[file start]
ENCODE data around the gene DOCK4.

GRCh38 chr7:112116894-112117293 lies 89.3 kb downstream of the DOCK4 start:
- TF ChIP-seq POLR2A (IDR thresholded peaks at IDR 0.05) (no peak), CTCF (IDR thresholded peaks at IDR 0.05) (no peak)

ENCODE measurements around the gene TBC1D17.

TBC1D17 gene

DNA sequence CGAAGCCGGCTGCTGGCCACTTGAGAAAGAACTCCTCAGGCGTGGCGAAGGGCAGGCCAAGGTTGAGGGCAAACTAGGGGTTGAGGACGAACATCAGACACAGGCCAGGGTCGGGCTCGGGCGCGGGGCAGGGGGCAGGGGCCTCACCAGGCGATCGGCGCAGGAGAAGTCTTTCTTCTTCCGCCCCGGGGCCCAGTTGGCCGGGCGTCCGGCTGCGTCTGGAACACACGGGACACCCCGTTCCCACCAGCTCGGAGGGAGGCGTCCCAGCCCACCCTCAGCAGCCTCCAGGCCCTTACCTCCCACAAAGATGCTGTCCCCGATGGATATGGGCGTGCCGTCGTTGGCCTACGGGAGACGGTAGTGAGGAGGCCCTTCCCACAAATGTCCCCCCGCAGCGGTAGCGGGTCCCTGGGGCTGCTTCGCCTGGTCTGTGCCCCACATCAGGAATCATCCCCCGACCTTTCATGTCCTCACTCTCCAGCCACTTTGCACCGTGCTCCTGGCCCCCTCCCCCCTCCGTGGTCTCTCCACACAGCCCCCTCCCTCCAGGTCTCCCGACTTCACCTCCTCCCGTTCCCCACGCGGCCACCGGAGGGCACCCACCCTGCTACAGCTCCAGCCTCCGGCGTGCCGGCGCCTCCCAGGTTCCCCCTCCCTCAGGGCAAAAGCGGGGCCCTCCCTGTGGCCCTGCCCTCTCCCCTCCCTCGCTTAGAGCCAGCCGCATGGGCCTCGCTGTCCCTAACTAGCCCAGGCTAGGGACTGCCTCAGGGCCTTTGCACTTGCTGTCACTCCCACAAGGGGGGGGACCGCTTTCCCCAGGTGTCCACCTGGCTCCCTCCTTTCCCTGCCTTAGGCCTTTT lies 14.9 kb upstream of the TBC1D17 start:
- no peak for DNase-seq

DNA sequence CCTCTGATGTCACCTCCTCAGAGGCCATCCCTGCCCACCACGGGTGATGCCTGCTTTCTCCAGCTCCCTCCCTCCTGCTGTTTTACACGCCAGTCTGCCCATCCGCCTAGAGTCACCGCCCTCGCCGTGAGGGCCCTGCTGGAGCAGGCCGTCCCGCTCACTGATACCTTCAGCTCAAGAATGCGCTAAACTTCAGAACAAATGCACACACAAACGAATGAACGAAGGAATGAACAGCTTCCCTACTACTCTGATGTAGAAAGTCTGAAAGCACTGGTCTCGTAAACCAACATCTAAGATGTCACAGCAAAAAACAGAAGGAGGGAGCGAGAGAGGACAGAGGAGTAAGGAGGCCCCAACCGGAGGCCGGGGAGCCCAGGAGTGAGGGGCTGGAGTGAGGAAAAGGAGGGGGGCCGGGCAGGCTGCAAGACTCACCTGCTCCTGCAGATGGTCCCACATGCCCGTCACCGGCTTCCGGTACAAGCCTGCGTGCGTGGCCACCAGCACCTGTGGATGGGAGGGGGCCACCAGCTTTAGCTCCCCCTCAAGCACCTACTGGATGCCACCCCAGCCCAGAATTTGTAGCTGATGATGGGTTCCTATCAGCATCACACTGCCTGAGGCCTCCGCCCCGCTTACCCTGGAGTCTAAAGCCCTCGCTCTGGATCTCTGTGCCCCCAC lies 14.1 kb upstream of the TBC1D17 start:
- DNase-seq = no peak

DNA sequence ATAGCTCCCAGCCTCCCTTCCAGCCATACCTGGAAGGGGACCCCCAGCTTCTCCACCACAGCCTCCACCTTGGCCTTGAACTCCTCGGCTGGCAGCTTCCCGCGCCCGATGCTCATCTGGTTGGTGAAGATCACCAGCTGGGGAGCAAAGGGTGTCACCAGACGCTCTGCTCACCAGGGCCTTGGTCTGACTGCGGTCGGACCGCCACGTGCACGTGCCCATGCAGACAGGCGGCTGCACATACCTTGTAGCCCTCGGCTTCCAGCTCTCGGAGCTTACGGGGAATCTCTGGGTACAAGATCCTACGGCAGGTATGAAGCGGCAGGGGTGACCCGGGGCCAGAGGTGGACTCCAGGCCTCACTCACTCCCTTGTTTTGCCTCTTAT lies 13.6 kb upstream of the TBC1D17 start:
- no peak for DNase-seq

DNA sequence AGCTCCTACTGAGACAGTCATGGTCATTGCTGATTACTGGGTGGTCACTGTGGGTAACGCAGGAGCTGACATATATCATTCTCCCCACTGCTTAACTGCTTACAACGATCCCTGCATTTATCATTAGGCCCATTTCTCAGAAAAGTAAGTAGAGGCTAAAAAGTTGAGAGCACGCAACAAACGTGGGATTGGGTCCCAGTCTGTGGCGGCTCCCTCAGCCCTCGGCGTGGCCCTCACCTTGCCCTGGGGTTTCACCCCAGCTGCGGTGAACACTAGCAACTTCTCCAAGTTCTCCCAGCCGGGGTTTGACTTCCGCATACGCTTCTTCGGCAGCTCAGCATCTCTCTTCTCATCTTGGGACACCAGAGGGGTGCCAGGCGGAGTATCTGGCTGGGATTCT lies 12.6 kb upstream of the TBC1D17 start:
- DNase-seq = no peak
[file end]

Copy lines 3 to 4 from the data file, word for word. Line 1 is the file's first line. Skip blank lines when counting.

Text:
- TF ChIP-seq POLR2A (IDR thresholded peaks at IDR 0.05) (no peak), CTCF (IDR thresholded peaks at IDR 0.05) (no peak)

ENCODE measurements around the gene TBC1D17.